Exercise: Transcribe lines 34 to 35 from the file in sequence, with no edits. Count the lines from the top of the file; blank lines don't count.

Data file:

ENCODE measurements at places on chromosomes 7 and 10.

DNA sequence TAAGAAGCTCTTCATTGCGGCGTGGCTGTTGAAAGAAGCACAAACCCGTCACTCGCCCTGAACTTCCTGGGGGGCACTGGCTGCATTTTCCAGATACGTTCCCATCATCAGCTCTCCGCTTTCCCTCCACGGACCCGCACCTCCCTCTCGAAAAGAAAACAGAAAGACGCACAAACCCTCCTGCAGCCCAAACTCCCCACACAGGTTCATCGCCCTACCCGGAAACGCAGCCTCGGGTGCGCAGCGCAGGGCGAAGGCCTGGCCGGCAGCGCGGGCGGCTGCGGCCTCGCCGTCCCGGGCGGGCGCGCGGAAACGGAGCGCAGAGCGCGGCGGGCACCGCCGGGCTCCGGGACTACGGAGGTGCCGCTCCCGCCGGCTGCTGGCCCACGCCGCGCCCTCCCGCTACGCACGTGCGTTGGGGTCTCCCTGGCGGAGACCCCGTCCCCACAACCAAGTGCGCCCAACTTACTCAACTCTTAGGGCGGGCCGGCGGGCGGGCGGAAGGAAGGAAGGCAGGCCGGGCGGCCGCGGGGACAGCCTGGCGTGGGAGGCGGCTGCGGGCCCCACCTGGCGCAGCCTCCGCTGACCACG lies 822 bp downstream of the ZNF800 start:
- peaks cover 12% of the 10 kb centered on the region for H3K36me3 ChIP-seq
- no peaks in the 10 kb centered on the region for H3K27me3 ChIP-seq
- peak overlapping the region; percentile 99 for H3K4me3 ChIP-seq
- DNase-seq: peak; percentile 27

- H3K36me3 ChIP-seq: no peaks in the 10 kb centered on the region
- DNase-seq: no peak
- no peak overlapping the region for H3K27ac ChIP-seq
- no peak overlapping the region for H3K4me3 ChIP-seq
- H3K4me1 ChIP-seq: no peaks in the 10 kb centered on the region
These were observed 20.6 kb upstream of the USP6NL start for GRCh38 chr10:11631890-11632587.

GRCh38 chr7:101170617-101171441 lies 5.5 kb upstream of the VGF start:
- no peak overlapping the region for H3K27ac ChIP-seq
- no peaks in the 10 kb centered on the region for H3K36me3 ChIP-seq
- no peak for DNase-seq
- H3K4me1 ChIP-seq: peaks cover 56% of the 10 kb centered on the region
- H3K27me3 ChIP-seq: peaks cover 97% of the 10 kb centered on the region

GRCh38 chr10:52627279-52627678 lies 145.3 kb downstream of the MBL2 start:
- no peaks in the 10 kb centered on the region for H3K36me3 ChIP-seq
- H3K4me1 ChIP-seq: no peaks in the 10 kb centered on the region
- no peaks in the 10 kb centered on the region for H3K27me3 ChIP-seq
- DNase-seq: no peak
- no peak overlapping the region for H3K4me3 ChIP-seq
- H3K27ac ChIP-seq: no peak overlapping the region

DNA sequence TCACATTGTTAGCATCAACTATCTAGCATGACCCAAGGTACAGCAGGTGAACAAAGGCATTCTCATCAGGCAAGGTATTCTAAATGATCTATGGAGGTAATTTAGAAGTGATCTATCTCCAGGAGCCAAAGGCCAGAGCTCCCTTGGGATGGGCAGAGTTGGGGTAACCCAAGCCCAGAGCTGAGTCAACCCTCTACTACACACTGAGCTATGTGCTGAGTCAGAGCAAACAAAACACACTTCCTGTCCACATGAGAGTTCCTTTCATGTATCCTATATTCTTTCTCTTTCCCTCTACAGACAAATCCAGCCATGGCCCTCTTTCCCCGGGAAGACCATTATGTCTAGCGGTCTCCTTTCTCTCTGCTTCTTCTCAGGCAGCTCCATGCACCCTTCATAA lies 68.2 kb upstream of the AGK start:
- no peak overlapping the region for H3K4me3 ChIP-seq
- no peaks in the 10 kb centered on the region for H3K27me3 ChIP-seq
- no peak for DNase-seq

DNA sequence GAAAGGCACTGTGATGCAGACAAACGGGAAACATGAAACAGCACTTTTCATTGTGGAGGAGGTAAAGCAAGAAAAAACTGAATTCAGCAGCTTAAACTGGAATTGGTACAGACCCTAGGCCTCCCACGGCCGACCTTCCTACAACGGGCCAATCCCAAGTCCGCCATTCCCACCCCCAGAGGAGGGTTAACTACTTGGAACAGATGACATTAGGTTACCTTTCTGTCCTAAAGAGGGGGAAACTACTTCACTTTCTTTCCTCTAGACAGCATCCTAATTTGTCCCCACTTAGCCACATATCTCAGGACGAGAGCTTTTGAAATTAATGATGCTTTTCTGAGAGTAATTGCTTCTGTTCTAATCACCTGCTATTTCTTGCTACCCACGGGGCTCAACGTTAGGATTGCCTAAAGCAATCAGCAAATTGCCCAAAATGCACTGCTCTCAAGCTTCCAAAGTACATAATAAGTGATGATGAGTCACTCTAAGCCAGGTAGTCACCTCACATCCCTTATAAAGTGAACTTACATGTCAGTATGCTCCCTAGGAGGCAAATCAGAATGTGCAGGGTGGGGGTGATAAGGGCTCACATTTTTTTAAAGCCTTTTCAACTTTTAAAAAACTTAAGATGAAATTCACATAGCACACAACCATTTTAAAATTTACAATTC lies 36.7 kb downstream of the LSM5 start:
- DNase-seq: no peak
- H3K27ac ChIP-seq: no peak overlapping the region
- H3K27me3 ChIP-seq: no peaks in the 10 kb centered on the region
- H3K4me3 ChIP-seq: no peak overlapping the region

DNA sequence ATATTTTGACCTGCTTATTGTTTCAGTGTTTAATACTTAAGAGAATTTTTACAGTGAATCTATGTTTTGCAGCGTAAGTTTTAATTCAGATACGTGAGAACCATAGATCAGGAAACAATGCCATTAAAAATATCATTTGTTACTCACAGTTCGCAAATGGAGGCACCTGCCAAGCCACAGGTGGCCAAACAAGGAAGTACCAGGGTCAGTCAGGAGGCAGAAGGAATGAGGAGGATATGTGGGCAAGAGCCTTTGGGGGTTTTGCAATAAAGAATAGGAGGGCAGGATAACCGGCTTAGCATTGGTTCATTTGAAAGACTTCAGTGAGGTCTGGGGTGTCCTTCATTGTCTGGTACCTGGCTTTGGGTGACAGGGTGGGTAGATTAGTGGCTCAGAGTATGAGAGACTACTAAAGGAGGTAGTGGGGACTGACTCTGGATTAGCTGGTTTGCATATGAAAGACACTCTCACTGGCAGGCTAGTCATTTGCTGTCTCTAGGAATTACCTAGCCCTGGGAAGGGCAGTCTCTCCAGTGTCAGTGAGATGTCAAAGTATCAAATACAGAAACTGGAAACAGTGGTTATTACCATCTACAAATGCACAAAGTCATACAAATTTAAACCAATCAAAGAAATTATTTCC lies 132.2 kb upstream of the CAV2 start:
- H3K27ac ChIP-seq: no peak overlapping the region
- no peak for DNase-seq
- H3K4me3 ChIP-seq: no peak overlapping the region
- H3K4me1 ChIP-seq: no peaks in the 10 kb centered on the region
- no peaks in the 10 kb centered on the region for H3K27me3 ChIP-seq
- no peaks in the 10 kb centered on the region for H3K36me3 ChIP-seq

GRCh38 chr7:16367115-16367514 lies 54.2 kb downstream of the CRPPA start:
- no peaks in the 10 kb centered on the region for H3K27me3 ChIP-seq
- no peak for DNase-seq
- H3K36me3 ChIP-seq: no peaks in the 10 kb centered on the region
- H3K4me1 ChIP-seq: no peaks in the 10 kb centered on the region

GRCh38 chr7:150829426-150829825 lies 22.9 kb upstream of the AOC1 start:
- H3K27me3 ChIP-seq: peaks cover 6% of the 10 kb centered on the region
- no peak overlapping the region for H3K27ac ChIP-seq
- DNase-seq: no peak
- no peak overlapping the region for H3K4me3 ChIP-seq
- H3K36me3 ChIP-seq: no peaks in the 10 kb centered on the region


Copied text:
- H3K4me3 ChIP-seq: no peak overlapping the region

DNA sequence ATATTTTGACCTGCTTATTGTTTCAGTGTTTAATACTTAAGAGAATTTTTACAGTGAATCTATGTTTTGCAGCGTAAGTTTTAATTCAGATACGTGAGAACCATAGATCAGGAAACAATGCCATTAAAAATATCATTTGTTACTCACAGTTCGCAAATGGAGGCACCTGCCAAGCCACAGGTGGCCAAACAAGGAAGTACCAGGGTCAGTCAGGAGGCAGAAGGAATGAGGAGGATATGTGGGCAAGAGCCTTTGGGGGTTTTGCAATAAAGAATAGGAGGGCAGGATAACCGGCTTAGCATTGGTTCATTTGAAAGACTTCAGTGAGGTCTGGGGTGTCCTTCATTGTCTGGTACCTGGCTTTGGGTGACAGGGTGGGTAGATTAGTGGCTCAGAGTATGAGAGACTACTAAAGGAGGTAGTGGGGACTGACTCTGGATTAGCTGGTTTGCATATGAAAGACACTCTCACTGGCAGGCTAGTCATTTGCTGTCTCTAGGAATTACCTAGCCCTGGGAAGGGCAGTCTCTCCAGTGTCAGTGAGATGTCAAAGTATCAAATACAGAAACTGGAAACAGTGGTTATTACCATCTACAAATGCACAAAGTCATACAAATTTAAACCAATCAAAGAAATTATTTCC lies 132.2 kb upstream of the CAV2 start: